WTF is the difference between all of these??? And do I honestly need to be warned of "brief mild language"? That doesn't sound harmful at all! "Brief mild language" sounds like a warm bath, or a dove flying overhead, or children holding hands while skipping in the f***ing park!

Truthfully, the descriptions sound like bad acting direction. "Here, Brad, you must throw in some pervasive language, okay? REALLY give it to us! We'll have none of that lukewarm, pussyfooting, mild language in this scene, alright?"

Isn't ALL language MOMENTARY?? None of it lasts FOREVER, does it? Is the WORD infinite?? I guess it can feel that way, especially when you get our crazy crew together. Leave it to us to take movie rating descriptions into an existential analysis of our pathetic utterances. :) I luv you guys.

Anonymous said...

That's one of the things I love about you my friend. You always keep me thinking and learning. Curious how fear has always been used to divide us and make us desperate in our ways of consumption but during this particular administration it's grown umpteenthfold... We gotta chase those crazy bald heads out of town! Can you believe this Palin clown??? lol NYC and I miss you guys very much!!!

The kid from The Heights,

Sue Acosta said...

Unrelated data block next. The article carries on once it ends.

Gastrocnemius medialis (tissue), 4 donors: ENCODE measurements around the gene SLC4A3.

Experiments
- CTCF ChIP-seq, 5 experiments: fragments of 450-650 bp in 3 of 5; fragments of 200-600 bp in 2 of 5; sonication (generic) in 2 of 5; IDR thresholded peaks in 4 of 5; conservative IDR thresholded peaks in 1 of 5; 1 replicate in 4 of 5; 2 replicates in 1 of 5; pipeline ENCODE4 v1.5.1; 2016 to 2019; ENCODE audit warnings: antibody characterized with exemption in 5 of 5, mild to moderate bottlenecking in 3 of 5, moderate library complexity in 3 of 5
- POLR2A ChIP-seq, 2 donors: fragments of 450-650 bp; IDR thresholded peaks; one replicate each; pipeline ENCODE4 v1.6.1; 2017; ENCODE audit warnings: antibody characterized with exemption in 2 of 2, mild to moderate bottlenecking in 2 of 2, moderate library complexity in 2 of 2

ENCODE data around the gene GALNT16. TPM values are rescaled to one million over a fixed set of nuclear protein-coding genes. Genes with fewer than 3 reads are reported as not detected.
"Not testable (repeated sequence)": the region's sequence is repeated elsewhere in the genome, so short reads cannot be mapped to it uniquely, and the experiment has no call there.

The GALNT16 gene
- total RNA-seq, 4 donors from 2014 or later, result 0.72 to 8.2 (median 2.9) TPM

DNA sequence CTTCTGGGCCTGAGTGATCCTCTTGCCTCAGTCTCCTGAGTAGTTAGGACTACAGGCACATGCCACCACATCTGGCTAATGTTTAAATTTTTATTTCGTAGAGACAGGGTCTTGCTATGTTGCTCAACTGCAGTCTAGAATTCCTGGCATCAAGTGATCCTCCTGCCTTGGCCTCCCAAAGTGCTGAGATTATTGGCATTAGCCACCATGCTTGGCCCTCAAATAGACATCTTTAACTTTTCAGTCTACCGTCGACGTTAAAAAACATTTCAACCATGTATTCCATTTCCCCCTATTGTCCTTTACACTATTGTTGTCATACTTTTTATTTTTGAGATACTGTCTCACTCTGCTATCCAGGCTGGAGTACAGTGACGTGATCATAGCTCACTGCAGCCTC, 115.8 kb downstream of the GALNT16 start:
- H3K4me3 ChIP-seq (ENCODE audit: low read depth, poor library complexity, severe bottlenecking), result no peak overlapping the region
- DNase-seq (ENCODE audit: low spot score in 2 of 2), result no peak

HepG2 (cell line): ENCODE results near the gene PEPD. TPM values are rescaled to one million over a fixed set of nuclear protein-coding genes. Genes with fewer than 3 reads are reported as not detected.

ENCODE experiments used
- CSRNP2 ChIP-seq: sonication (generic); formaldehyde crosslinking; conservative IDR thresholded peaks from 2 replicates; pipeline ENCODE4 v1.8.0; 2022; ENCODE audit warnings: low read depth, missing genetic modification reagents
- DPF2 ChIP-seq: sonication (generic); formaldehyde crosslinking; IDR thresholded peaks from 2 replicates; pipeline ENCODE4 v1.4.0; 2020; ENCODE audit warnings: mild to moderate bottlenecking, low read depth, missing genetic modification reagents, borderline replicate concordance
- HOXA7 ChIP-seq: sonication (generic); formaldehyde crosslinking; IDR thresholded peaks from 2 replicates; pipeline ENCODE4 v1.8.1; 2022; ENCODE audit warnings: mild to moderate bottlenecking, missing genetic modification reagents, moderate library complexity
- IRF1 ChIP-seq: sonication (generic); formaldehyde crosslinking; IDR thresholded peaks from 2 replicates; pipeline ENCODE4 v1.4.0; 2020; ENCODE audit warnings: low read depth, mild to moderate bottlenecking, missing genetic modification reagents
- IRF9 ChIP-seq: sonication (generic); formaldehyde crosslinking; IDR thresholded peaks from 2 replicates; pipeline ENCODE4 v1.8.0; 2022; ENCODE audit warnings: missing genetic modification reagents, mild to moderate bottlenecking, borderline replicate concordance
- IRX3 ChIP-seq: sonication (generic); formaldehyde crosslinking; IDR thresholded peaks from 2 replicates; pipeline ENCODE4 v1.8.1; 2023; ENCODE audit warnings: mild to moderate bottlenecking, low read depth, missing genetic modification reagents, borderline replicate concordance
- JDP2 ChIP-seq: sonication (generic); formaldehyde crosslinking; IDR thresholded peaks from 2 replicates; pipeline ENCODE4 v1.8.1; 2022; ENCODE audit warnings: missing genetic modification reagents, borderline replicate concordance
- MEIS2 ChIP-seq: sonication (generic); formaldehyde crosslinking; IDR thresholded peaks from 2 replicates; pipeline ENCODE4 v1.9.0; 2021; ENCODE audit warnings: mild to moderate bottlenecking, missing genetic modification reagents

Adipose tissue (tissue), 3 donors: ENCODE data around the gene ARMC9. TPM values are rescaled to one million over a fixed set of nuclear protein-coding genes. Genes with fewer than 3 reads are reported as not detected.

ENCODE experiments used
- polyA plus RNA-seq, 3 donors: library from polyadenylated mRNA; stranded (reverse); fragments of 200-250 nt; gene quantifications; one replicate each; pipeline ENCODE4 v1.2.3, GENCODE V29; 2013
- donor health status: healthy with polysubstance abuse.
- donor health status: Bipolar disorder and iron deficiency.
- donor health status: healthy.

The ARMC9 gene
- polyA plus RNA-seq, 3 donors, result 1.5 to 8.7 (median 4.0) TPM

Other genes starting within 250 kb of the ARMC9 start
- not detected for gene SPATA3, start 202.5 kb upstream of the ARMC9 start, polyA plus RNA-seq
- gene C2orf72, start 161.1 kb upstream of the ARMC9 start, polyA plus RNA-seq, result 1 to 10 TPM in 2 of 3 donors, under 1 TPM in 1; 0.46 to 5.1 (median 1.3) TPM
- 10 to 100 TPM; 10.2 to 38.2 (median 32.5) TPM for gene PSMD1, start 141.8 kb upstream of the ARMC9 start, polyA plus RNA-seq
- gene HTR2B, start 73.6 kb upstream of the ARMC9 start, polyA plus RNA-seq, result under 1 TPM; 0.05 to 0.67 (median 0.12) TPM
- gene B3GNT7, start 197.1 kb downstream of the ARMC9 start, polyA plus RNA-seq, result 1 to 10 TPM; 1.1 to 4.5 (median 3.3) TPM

The scariest reaction I have to all that I have just read is that, as a parent of young children, I actually looked up this ratings crap in order to determine whether or not to take my kids to a movie. As ridiculous as it is, they have managed to make it useful. And now I've validated it by using it. (BTW, the movie was the Dark Knight, and I have to say I'm glad I decided NOT to take the kids. 3 and 5 is not old enough for that scary Joker.) Did you know you can go onto imdb and find out every single instance of anything even remotely questionable about practically any film by looking in the Parents Guide. For example, under the category Sex & Nudity, it says, "Bruce Wayne walks into a room with a couple in it, and it is suggested that the couple were making out." And under Alcohol/Drugs/Smoking, it says, "A character indicates he deals with stress by drinking as he gets out a bottle of whiskey and a glass." For me, the scariest part of such corporate/institutional influence in my life is when I find myself using something that I object to on a moral level. Another example being that I have definite qualms about standardized testing and yet use the scores that individual schools have garnered to determine where I want my kids to attend.